Vicki says, “This is one of my favorite old pictures of Kyndal–I think she is just beautiful when she’s pouting! She was 8, almost 9, in this picture and we were at a ballgame and it was hot and she was miserable! This floral paper was perfect to blend the photo in to. I like to make an overlay with a white fill and erase with a water brush until it’s blended. I change the opacity of the brush gradually as I go further from the center. Also, to make the word art stand out after coloring it to match the colors in the page, I add a large glow brush behind it.”
Kayleigh Wiles‘ “Keep Calm” includes a wide expanse of solid blue bordered by narrow, torn strips of patterned paper along the right edge of the canvas. One of these is a colorful print with oversize flowers that could overpower used in a large amount. This torn strip, though, is perfect for adding an edge of energy against a sea of calm.
Accent with fussy-cut flowers
Ashley Horton converted her colorful photos to black and white so she was free to choose any color scheme. She says, ” Since these photos were from our daughter’s Ballet Recital, I wanted to create a very pretty and girly feel to this layout. One of my favorite ways to achieve this effect is with floral patterns. I cut a 3.5×5 piece of abstract patterned paper with ornaments that look like flowers to match the size of my photos. Then I fussy cut three flower shapes from the extra paper and added pop dots for dimension. I also fussy cut several flowers from a different patterned paper to create embellishments.”
Unite florals with other patterns using a common color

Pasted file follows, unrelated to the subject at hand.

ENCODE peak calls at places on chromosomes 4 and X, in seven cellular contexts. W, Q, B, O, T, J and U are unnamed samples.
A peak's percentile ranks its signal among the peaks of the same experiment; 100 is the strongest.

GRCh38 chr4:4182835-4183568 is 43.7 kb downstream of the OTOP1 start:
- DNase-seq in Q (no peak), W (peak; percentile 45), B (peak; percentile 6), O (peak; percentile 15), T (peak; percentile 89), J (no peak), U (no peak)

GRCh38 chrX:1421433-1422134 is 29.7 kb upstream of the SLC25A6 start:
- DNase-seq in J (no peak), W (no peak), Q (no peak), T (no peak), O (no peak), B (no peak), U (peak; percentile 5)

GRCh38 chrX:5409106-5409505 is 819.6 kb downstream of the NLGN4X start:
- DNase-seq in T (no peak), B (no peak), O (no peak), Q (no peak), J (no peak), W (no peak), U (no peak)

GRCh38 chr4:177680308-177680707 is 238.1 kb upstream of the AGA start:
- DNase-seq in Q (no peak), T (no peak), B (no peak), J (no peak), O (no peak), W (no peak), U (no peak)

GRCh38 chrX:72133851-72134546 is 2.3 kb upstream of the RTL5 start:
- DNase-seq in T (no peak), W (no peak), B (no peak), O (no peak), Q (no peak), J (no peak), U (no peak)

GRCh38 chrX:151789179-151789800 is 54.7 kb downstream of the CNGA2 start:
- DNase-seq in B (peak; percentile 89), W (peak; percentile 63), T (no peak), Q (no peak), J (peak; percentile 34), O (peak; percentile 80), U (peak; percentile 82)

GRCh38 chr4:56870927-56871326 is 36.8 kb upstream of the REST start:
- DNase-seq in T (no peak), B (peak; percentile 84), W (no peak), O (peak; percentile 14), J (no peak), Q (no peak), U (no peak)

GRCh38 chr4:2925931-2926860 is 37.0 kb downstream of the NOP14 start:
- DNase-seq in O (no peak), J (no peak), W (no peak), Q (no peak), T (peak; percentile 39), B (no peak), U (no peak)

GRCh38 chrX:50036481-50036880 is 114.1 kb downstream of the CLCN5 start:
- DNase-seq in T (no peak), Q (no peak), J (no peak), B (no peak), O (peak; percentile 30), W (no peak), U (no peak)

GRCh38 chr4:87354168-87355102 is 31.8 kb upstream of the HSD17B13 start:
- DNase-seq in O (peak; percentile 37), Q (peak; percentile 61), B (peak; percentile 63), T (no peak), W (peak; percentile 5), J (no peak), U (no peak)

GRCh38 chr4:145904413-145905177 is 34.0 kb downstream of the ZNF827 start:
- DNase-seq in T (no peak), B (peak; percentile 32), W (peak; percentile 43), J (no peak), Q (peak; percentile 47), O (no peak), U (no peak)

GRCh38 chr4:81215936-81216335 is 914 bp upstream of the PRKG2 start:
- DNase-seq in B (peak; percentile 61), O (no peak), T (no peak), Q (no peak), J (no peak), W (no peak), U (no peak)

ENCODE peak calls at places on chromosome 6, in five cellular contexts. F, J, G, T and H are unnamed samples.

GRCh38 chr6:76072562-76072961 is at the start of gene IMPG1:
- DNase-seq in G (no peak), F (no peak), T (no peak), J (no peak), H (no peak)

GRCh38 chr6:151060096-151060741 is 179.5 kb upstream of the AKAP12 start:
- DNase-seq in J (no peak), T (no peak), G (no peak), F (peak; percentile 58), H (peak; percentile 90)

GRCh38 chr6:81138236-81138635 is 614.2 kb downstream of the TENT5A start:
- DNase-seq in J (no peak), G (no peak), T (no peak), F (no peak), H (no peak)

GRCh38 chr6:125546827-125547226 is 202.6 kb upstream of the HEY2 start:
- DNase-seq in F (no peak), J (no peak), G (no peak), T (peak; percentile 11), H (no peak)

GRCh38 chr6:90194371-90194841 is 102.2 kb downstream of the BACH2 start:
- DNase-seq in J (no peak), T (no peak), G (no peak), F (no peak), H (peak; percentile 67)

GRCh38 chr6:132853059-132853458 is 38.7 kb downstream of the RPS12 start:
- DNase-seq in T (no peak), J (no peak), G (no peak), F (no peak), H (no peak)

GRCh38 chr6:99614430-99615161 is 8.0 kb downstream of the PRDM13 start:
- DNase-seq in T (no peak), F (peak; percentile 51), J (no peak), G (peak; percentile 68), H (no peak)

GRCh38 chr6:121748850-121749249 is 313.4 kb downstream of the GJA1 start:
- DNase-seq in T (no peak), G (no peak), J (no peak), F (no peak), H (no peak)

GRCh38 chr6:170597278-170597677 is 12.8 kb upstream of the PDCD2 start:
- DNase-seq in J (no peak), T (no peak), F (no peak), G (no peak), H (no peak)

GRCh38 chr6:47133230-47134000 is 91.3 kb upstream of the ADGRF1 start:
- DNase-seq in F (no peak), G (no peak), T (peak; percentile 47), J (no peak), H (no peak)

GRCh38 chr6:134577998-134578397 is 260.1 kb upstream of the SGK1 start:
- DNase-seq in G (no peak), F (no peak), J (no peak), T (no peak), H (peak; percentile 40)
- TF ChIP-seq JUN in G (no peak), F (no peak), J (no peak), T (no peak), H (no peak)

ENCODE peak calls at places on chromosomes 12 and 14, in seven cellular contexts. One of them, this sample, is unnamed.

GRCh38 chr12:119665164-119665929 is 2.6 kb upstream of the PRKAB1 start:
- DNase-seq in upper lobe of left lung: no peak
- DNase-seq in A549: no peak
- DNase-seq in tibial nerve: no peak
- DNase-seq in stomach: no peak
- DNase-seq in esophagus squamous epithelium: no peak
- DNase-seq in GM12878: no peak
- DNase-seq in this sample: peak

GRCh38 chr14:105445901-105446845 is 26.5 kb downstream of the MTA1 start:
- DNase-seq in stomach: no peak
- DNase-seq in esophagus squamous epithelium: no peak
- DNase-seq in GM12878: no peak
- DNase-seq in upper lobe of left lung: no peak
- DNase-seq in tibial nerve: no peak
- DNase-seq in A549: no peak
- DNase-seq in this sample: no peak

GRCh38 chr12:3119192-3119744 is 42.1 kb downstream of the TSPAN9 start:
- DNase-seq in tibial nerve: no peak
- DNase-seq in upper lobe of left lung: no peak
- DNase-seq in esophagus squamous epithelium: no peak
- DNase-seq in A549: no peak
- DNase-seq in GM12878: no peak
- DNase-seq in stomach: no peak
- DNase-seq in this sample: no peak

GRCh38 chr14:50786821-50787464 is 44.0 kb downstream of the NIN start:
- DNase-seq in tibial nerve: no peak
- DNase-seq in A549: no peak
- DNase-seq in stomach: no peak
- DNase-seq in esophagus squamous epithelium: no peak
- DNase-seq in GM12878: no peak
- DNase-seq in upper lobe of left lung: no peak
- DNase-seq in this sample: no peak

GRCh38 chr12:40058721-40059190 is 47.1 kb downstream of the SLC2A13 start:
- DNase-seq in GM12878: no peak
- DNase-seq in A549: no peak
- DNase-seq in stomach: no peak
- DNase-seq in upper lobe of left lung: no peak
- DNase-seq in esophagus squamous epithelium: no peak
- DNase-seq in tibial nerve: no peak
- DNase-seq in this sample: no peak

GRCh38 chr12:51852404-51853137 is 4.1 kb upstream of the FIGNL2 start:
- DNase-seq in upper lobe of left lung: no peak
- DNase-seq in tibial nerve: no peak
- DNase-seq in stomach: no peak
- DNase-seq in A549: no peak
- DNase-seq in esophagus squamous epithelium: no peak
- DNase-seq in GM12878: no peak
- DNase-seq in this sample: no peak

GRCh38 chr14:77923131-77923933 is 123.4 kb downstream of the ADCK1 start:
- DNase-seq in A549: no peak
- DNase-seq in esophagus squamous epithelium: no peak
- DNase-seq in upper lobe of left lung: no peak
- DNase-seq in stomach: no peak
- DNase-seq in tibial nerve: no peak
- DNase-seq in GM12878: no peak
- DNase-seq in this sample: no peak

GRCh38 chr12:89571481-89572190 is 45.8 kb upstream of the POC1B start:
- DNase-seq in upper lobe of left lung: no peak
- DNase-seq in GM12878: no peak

Kayleigh Wiles mixed two abstract prints with a floral on “Where is she?” Each of these prints is in shades of pink with some neutral grays and whites.
Mix prints by balancing scale
Meghann Andrew combined large-scale flowers on woodgrain with a small-scale abstract lattice-work pattern.
Meghann says, “This layout is about life in my shoes lately, and I was going for a vintage look. I chose a woodgrain-floral patterned paper and accent colors of tomato-red, yellow and light teal, taken from the other colors in my photo. Because my background and the woodgrain paper were very neutral, I thought that the accent colors would really need to make the layout ‘pop.’ I used all patterned paper here, but made sure to vary the scale of each paper chosen from the others. To bring emphasis to my photo, I arranged my embellishments (in both neutrals and in the accent colors) along a diagonal line which goes straight through my photo.”
Kelly Purkey balanced her large scale floral with crosshatch and music-motif prints that both have a smaller scale than the florals. The three prints make a busy and lively backdrop for this page showing Kelly having fun with a friend in New York City.
Mix prints by balancing density
The sparsely-packed, small flowers on Leah Farquharson‘s “Shoe Love” reveal a repeating pattern and the result is a feminine feel to the page — perfect for a scrapbooking a favorite pair of shoes. The herringbone pattern is more densely packed and mixes well with the floral print
On “Living Large,” Debbie Hodge layered a scallop of sparsely packed blossoms on top of the very dense and repeating rows of blossoms on a pink ground. Debbie was going for a vibrant tone and a country look and these florals were perfect for that goal.
Do you use floral prints on your page? What kinds of florals do you prefer and how have you used them in the past — and once you’ve thought about that, tell us how you’re going to use them in a new way on an upcoming page.